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LEVITATIONAL PARKING PLANNED AT MT. CRESTED BUTTE

LEVITATIONAL PARKING PLANNED AT MT. CRESTED BUTTE

(Gothic) Organically crisp officials at the Crested Butte ski area may have found the solution to chronic parking problems here by way of India. Snow Guru International, a firm of freelance swamis from the nice part of Calcutta, claims the capability of successfully suspending automotive vehicles in thin air! The mystics will go to work next Thanksgiving weekend and continue to ply their gravitational trade until the ski area closes in April.

“We figure we have extended our top occupancy ceiling to about 500,000 cars per day considering predetermined air space and a desire to let the sun shine in,” said a marketing source who asked that she not be included in this story by name. “We don’t know how this applies to skier days or if it will work on heavy powder days.”

Parked car at Mount Crested Butte in early April. Proponents grudgingly admit there will be issues to iron out before next ski season

The source then went on to admit that she had no clue what skier days might be but was quite familiar with powder days.

Across the Elk Mountains, principals in Aspen have been conducting underground tests with levitation and suspension since September. They would not talk to our reporter despite a lot of whining. In Steamboat Springs excess vehicles and skier baggage will be stored on the James Brown Soul Center of the Universe Bridge and skiers will be hauled into town via open-air tuna boats.

Imagine skiing down Jokerville or Twister at Crested Butte and looking up at your car hanging high above the resort silhouetted against the winter sky! What a rush!

“Look mom! It’s our Explorer!”

Parking fees will fluctuate depending on the size and weight of the vehicle with out-of-state skiers getting a sizable break when they purchase a package. Old Volkswagens and beat up pickups (local vehicles) will not qualify for the uplifting since the area is concerned with its image and “does not seek to clutter the horizon with a bunch of decaying jalopies”.

In addition to the parking arrangements the Snow Guru International hopes to provide a top-drawer coat and hat check, bonded baby-sitting, a convenient lost and found and a pretentious cocktail lounge for people waiting for their vehicles to return to earth.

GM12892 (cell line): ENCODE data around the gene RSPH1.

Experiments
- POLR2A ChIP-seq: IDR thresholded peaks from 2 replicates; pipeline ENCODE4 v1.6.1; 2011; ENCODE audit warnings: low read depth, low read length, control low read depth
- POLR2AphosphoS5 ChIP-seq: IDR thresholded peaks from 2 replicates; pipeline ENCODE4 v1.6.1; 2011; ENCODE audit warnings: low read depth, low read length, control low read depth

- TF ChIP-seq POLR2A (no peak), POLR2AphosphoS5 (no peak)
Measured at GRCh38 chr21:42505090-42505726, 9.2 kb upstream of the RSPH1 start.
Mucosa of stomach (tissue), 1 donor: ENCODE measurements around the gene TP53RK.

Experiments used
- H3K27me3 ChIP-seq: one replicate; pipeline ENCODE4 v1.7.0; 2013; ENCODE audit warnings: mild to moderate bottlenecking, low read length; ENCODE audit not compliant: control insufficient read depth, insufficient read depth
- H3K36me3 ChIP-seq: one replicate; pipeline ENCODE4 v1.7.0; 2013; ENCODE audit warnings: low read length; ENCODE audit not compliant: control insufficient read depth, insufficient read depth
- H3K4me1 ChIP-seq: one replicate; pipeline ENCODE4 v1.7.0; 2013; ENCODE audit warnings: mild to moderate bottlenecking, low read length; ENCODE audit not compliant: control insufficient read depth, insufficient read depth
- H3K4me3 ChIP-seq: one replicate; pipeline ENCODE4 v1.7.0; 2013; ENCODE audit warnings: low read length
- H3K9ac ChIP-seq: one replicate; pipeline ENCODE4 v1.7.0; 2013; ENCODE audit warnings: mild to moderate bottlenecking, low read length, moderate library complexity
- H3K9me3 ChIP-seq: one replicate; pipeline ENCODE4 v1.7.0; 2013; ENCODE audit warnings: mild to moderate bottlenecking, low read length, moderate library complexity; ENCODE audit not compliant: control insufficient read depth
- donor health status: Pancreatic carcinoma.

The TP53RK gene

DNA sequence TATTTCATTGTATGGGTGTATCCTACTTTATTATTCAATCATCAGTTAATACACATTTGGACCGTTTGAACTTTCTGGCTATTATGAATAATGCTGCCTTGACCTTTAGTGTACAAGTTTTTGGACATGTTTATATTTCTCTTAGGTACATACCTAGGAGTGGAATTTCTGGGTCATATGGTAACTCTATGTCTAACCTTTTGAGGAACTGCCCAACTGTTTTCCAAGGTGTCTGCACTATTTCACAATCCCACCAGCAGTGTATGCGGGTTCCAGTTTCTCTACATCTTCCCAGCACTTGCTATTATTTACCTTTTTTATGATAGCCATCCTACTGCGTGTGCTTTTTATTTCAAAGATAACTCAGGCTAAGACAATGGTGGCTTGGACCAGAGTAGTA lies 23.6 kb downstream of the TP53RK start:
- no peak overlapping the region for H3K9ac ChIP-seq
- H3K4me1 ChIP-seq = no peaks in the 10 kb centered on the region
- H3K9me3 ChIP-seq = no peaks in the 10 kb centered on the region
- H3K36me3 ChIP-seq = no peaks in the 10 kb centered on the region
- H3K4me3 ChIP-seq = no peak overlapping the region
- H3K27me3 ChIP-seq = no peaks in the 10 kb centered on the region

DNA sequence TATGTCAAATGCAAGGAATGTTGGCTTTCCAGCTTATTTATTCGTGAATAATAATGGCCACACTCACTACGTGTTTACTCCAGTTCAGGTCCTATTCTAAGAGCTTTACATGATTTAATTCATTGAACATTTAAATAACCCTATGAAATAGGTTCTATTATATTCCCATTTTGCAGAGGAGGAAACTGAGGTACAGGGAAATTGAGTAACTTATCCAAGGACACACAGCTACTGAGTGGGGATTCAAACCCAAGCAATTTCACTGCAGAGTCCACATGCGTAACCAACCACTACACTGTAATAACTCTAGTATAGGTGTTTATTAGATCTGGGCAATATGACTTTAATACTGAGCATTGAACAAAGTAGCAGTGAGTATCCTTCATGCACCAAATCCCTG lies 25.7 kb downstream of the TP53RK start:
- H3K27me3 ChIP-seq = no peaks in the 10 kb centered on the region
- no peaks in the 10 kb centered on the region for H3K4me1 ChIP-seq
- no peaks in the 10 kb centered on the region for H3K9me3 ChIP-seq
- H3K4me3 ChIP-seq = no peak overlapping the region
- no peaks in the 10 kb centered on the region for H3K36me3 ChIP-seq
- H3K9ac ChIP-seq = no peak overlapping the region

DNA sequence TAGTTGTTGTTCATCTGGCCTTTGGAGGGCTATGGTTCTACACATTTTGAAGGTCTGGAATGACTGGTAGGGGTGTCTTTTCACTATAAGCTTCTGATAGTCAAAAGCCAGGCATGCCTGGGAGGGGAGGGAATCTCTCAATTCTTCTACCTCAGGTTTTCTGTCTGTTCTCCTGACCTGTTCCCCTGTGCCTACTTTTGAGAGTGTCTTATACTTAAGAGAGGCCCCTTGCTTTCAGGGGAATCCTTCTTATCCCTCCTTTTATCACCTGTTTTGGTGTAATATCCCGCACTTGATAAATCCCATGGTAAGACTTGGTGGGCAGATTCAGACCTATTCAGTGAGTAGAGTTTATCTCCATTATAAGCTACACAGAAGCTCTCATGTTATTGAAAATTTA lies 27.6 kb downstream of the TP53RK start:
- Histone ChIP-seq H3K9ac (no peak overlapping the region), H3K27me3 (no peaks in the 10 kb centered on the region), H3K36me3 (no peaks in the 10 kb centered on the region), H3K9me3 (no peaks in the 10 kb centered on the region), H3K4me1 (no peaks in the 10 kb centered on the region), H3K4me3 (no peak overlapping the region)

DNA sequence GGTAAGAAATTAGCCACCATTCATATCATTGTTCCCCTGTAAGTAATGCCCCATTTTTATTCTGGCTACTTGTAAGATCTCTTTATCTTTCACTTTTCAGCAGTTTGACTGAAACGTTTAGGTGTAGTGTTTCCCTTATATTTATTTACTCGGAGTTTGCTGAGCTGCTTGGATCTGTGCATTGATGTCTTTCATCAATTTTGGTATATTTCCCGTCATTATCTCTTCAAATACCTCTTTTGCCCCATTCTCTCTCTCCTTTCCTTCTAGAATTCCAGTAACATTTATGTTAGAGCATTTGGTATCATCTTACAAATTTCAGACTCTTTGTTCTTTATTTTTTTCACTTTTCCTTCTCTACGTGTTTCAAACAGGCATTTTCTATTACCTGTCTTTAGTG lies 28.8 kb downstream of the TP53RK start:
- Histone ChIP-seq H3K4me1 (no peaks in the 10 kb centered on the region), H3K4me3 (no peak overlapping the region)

To date there have been only a few accidents involving reentry and “not that many” people have been injured by falling cars to date. One such disaster was narrowly averted as a 3/4-ton GMC pickup was inadvertently dropped through the roof of what once was the Alpenhof Cabana, coming to a complete rest in a somewhat unoccupied men’s room.

The service is restricted to vehicles operated by persons with a valid ski pass. No AARP discount will be extended and motorists driving RVs are asked to leave the same in Almont.

“We’re really excited about this concept, said the secretive marketer. “Now a lot of the tourists will have something else to look at besides themselves parading around in their ski fashions all day. Heck, some might even get motivated and take a few runs or at least a lift ride or two.”

The Crested Butte and Mt. Crested Butte Councils have tentatively approved the plan while BOZO is firmly against, and has always been firmly against, deterring from the laws of nature. Insiders suggest that if CBMR executives will only paint themselves a sweet and sour  Victorian purple everything will be alright over at BOZO.

Despite early support by other government agencies, consumers are privately urged to take Alpine Express or town bus up to the mountain until further tests are concluded.

-Barb Wire

Bake sale to preserve our traditions

(Montrose) A gala bake sale to save our traditions is slated for May 28 at Lion’s Park. Attending the gathering will be Martha Stewart, James Brown, Hugo Chavez, Miss Snow Princess 2005, Governor Bill Owens, and Senor Pepino, the Sage of Carnival. It is not clear whether the new Pope will make it in time as he has a flat tire on his throne. A replica of the Montrose Wal-Mart will be set ablaze along with several captured developers from Telluride. The sale runs from 8 am to 4 pm. A slide show follows. Look for us on the web at  www.goatropersneedlovetoo.com 

Anchor found at bottom of Irwin